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Gazing Into The Future For Nigeria

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Not much of good can be attached to Nigeria; yet, not yet the worst can be related to her. Let me talk about her people. For whom do I write? I think I write on behalf of the millions of Nigerians without either a voice or the means to articulate their grievances.

But I am flummoxed quite often by the so contrary disposition of this constituency, contrary to my generous expectations.

Western education or the lack thereof cannot explain the contradictions I see. A man should know their basic interest at least. Probably, the more sophisticated or, let me say, the latent, may escape public consciousness, and this can be excused. But how am I supposed to excuse betrayal? I should expect Nigerians to realize that we have made the society we live in. Does poverty make men foolish; or does it impart madness? I know that poverty can inject the virus of anger, and we are today witnesses to this. But a mixture of anger and foolishness hardly yields dividend. I believe that the story of Nigeria cannot be true without a chapter on the betrayal of courage.

We have lost (and still do) heroes to the opposing camp. Every hero lost does damage to the confidence the people have in the army of patriots that remain in the trenches. The opposing camp is the camp with supposedly delegated power to wrest for the people the right and means to live the dream of humanity on the planet of divinity. I know that desperation can be very deceptive not only for the individual but also for the people that place their hopes in the individual. When the opposing camp has won more converts than it has lost the future of that nation becomes much bleaker. Desperation for change and national redemption must diminish neither our perception of the price for our labour nor the danger of unequal yoking. When sincere zeal teams up with cunning pretentious resolve a nation loses her heroes; and no nation makes progress that kills off her heroes this way. It always remains true that evil communication corrupts good morals.  

I am not against offering public service for public good. But when personal service to a sinking monarch or head of state is disguised in the garb of public service an insidious poison has been concocted. The hero must value his service and dispense it when certain minimal conditions are met, otherwise his service shall be trampled upon and he suffers loss. The next few years under the same leadership in Nigeria shall confer only damage. I see no sincerity in the present Nigerian government; for this the future is not bright. I see only darkness for the next few years unless the Nigerians pick up courage and pile pressure on Jonathan's government to do what is right; and what is right is quite obvious:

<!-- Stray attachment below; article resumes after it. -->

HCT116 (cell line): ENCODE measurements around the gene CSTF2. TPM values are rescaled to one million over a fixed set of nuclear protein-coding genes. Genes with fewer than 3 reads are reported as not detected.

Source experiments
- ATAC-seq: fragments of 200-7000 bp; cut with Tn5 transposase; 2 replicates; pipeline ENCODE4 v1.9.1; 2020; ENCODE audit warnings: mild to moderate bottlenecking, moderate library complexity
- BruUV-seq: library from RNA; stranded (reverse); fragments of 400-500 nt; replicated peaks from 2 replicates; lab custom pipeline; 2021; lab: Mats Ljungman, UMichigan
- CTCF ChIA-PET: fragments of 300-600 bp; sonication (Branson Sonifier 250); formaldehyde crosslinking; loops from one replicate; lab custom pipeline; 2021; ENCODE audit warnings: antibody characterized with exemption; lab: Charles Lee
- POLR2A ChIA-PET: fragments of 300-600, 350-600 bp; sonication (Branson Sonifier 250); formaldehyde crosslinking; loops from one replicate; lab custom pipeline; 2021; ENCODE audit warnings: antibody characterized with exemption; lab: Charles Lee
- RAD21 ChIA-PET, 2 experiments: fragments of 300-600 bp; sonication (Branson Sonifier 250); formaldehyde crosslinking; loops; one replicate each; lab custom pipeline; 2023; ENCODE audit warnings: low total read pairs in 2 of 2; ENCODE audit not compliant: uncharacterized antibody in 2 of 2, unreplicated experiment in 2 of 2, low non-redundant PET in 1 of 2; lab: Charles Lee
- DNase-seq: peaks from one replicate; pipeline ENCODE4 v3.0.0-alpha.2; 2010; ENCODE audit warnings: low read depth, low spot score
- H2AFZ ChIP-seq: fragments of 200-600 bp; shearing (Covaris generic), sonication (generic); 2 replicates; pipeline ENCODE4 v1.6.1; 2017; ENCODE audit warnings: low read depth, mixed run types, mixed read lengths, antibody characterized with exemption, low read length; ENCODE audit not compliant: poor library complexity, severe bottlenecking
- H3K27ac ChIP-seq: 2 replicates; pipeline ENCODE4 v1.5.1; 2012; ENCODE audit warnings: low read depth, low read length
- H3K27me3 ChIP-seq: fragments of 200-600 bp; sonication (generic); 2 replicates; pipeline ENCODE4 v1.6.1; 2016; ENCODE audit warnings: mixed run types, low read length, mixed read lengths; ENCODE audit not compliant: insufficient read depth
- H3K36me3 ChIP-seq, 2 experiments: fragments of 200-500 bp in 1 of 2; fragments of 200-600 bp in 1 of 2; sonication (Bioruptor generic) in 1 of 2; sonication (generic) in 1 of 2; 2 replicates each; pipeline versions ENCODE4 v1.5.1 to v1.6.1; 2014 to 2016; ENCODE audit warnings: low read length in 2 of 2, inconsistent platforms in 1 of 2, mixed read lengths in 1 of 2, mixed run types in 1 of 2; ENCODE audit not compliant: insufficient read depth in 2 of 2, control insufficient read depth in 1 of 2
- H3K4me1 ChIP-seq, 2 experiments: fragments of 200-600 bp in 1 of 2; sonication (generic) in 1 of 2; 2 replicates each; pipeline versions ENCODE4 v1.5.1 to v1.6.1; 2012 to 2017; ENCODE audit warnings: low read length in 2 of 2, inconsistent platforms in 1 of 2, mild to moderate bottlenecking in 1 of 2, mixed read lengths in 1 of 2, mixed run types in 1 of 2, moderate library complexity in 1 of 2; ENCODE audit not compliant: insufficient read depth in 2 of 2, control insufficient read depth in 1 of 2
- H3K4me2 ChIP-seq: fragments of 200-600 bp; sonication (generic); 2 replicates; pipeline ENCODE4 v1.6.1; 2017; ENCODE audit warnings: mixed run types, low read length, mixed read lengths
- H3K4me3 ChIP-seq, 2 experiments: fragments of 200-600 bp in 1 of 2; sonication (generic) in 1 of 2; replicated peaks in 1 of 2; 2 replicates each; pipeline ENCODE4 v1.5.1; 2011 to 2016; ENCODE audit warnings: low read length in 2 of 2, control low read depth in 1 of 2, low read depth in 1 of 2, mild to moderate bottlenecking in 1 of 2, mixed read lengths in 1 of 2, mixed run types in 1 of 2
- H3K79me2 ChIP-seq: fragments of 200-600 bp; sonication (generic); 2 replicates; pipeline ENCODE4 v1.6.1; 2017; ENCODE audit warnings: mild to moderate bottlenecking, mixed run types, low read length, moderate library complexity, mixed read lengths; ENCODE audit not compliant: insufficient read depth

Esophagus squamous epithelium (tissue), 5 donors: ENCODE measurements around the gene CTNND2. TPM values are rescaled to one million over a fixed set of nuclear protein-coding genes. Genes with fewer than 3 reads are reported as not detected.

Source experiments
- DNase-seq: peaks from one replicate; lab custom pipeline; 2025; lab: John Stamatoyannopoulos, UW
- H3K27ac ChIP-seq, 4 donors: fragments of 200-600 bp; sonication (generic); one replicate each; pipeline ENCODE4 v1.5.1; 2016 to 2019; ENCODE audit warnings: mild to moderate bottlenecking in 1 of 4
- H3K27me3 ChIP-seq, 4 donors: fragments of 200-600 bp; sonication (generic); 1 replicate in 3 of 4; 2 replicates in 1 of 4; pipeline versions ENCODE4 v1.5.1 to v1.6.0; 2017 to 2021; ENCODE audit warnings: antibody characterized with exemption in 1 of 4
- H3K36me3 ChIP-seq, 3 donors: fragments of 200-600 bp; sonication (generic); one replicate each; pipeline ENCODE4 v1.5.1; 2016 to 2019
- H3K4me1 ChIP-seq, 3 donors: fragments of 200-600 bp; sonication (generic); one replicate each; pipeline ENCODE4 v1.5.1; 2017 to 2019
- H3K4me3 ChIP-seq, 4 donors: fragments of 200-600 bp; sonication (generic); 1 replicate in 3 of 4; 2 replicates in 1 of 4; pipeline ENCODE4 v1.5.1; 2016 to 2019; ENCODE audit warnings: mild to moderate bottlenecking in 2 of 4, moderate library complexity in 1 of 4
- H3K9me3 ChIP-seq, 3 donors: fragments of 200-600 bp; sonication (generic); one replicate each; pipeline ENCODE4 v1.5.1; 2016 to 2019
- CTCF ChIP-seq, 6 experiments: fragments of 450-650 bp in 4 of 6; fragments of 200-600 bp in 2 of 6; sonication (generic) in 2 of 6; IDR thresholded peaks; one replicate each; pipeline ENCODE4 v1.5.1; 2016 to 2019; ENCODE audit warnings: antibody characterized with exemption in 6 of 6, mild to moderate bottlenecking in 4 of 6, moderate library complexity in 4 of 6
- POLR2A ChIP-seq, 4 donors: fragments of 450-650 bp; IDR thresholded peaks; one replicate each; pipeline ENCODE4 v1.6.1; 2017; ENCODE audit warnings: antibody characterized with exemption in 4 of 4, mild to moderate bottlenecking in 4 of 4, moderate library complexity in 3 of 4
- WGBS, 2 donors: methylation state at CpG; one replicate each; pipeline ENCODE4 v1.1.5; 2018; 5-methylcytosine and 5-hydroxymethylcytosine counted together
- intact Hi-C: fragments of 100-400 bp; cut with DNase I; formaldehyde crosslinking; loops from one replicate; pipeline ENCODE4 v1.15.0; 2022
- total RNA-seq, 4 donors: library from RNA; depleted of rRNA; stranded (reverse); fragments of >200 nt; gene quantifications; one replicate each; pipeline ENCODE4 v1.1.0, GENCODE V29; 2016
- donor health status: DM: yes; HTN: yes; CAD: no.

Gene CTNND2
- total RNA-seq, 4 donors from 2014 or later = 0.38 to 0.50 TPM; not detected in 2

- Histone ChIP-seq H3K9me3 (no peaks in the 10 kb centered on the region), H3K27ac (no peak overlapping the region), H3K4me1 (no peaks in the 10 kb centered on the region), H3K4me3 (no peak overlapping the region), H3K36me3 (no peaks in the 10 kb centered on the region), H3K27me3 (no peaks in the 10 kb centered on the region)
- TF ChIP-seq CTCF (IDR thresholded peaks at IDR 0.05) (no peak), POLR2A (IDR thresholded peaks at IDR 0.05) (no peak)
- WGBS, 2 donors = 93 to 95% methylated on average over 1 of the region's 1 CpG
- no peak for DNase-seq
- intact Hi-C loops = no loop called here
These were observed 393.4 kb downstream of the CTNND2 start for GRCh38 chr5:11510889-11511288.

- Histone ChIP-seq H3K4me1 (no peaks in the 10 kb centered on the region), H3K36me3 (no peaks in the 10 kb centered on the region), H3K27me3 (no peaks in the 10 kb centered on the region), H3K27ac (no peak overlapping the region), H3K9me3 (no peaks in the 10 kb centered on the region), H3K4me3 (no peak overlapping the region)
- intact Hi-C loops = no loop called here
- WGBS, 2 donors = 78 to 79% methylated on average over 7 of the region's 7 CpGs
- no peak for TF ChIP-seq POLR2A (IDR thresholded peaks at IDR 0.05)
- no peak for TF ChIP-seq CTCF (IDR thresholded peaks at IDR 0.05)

1.     It is right to implement the recommendations of the KPMG report on the oil sector without the red herring of a Petroleum Revenue Special Task Force (PRSTF). Is it not the pressure uncommonly piled by Nigerians during the recent fuel subsidy removal protests that has brought to limelight the KPMG report that the Jonathan's government had ignored for more than a year? The recommendations in the KPMG report substantially point to neglect of enforcement of existing laws. An insincere government would create all kinds of task forces and committees as lullabies to quieten agitations, and then push important public matters out of public consciousness. Nigerian heroes who have accepted to work in the PRSTF are on their own. There are already existing institutions such as the Federal Inland Revenue Service (FIRS), which has been given a mere representative role in the PRSTF, the Economic and Financial Crimes Commission (EFCC), and relevant committees of the National Assembly that can help enforce those recommendations if President Jonathan is sincere. The PRSTF is additional financial burden on the nation and a waste of our resources. Specific examples of infraction such as exaggerated margins of error that have cost Nigeria millions of US dollars have been captured in the report, yet, Jonathan is hiding behind a special task force. The lack of urgency in Jonathan's actions is very suspicious. Was it not the same government that few days ago broached setting up a committee to review the KPMG report? We talk of building institutions; but how can we do so with this culture of task forces and ad hoc committees? By the way, has any good thing come out of such efforts? The lack of will of the government to enforce existing laws is the undoing of Nigeria! Failure of President Jonathan to fully implement the recommendations in the KPMG report will set him apart as a colossal disappointment. But I don't see him doing that without sustained pressure by Nigerians.